The articles and blogs are flying in my world about what BP needs to do to fix their image in the shadow of this catastrophic disaster in the Gulf. Marketers and social media specialists are all gladly suggesting how to fix the Big Problem. But frankly, I’m not really concerned with BP’s brand image right now. I’m more concerned with their brand soul.
We all remember the Exxon Valdez accident, and the damage it caused, not only to the Alaskan shoreline but also to the brand for many years. And it’s clear now that Exxon had built such a strong, emotive brand among consumers at the time that the brand’s goodwill helped save the company from total collapse in the end.
So what’s going to happen with BP with what may be the worst man-made disaster in history? Does their brand have what it takes to overcome such a devastating blow? Here’s what BP says about their brand on their Web site:
“Since BP petrol first went on sale in Britain in the 1920s, the brand has grown to become recognized worldwide for quality gasoline, transport fuels, chemicals and alternative sources of energy such as wind, solar and biofuels. We help the world meet its growing need for heat, light and mobility, and strive to do so by producing energy that is affordable, secure and doesn’t damage the environment.
“BP is progressive, responsible, innovative and performance driven. Our logo – the Helios – symbolizes these values. Named after the Greek sun god, the Helios represents energy in its many forms. Of all the forms of energy that make up BP and its services, perhaps the most vital is the human energy our people bring to everything we do. This is what fuels our brand.”
BP Group Chief Executive Tony Hayward discusses the oil spill cleanup operation with a U.S. Coast Guard officer
So good ol’ Helios “symbolizes” all these great values that BP lives every day? Right. BP has had three of the largest and deadliest oil-related accidents in the last five years. My concern is not the beautifully-designed brand identity or the implementation that still takes the breath away of any designer worth their salt. My concern is that the company is not and may never have been living the brand, but rather just pretending to.
Few brands have been so consistent in their approach to creating a beautifully sustainable brand. They completely dropped British Petroleum for a more suave “beyond petroleum” moniker, and incorporated beautiful iconography of their new clean initiatives that reflected the brilliance of the green and yellow Helios. They even used lower case initials to soften their message to consumers. They started a blog called the Green Curve. They built a fancy, eco-friendly “gas station of the future” in L.A. Yeah, we bought it. Hook, line, and sinker.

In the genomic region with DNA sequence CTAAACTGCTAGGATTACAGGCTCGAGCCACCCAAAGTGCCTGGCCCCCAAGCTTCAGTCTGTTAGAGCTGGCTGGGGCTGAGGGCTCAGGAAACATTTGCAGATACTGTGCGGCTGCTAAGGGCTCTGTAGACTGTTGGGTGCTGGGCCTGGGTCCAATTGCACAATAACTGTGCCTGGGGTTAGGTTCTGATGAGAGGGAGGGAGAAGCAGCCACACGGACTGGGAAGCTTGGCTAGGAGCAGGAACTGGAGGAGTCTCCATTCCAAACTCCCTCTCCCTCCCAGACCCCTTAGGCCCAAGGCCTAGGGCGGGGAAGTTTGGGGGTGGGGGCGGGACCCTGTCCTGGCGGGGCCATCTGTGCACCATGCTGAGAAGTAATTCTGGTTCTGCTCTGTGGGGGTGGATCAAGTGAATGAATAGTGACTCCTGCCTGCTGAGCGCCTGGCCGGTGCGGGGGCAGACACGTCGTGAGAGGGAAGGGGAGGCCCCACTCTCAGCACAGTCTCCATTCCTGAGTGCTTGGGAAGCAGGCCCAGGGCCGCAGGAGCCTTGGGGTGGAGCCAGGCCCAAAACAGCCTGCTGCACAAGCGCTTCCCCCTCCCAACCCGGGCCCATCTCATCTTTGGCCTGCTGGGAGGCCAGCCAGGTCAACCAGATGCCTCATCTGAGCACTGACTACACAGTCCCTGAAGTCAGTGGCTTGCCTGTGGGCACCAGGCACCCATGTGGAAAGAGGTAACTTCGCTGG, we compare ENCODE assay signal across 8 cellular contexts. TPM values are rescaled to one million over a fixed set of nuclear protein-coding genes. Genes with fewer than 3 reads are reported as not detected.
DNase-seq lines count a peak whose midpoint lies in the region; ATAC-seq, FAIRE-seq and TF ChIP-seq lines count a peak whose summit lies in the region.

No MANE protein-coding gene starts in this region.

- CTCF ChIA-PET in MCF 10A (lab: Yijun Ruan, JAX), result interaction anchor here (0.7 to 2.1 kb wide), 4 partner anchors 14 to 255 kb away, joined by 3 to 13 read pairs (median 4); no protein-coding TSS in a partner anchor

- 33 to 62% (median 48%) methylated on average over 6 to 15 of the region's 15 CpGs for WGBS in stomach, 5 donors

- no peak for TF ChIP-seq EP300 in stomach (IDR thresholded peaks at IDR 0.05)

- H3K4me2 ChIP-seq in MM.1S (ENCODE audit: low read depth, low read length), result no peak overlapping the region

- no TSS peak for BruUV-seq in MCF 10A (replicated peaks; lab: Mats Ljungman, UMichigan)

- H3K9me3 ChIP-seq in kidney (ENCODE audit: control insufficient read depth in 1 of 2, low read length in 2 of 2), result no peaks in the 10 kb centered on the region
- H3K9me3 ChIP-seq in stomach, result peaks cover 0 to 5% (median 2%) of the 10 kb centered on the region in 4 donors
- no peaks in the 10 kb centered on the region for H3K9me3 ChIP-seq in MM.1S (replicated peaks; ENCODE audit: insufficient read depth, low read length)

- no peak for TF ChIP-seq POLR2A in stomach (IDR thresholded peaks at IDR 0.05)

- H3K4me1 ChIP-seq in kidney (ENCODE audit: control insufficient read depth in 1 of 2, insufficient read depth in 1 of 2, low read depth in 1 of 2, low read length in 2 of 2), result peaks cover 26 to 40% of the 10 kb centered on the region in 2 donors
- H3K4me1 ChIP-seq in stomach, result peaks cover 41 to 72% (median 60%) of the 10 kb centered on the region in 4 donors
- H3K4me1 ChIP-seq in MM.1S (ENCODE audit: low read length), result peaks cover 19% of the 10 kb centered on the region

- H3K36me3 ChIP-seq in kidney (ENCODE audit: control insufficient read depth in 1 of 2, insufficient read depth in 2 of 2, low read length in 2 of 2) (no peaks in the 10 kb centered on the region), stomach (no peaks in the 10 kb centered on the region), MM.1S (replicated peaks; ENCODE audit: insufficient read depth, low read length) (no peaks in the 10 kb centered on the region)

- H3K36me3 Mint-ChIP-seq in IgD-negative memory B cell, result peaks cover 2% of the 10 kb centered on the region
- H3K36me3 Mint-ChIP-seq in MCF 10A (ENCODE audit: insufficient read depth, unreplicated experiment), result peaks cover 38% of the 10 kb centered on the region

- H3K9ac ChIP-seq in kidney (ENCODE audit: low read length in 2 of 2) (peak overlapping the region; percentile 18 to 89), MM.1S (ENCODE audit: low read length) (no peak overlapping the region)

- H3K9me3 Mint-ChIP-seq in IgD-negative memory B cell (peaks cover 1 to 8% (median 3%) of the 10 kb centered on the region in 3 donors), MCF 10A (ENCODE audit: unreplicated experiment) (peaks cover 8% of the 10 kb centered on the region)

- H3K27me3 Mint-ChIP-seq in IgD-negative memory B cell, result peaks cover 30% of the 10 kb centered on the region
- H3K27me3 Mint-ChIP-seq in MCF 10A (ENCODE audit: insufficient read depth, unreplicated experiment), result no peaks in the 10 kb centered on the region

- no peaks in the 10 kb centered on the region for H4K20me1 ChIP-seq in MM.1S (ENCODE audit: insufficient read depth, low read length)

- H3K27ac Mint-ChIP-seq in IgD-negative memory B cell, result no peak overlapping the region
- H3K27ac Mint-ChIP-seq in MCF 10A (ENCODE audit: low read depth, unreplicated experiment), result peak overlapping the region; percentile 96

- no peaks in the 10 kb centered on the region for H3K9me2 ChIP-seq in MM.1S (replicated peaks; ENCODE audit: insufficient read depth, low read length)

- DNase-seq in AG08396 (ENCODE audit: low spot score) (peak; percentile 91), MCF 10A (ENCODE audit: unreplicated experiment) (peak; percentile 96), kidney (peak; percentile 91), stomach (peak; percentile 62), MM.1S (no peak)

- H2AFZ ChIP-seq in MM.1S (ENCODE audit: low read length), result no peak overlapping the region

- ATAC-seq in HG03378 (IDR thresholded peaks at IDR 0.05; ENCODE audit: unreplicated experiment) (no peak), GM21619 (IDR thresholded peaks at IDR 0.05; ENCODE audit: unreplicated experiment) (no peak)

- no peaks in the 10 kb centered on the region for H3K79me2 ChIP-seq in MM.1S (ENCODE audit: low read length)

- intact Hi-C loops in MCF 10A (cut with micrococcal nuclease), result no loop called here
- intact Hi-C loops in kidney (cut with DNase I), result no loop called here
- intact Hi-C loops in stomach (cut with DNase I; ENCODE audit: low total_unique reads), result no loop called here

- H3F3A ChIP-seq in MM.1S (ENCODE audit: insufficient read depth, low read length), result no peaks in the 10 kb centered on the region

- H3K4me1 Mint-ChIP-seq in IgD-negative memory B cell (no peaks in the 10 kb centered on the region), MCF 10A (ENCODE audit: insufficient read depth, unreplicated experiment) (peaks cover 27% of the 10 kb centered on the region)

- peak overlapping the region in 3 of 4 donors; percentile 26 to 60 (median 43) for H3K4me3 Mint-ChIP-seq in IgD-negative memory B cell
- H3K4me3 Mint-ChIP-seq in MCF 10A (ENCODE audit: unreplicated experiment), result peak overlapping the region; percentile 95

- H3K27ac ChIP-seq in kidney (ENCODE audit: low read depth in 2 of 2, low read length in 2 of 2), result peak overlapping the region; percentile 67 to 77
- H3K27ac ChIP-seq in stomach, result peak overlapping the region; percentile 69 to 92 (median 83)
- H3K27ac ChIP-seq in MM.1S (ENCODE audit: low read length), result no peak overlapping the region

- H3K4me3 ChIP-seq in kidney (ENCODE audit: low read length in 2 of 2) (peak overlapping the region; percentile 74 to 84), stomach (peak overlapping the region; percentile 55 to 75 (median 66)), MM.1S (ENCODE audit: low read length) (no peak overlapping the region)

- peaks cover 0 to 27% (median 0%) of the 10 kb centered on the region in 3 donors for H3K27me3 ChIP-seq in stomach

Yet BP forgot a very basic principle of brand repositioning, building and marketing: Deliver on the promise of the brand. You can create anything, but it’s only when a company embraces the pillars, the tenets of the brand, that this becomes reality. Pretty logos mean nothing if your actions don’t back up what you say. As Gardiner Morse pointed out earlier this week for the Harvard Business Review, BP forgot to “walk the talk”.
We’re just now learning that BP may be one of the worst violators of environmental standards, as porous as they may be. The problem is, it’s not about brand. Not about image. That would be easy to fix. People have died. Local economies are in danger of collapsing. And the environment could be permanently damaged.
I was wrong about BP, having cited them to be on the good side of the greenwashing debate among brands. I now agree that they’ve earned the “Emerald Paintbrush,” bestowed upon them by Greenpeace, for blatant greenwashing. So here’s my only brand advice for BP: Change your “beyond petroleum” tag to “better pray” while you still have a brand soul.
Jamey Boiter is a nationally
recognized brand strategist and practitioner. As BOLTgroup’s brand
principal, he oversees all brand innovation and graphic design teams.
He has received numerous awards, ADDYs, and citations for his work in
brand development, packaging, and corporate identity, including
award-winning projects for AirDye, Lowe’s, IZOD, Nat Nast, G.H. Bass,
Marc Ecko, and Forté Cashmere. Jamey has been involved in strategic
brand development and design management programs with world-class
brands such as Kobalt Tools, Ryobi, Coca-Cola, Kraft, IZOD, and
Phillips-Van Heusen, and has been a featured speaker at national
conferences and college campuses on the subject of brand strategy,
innovation and development.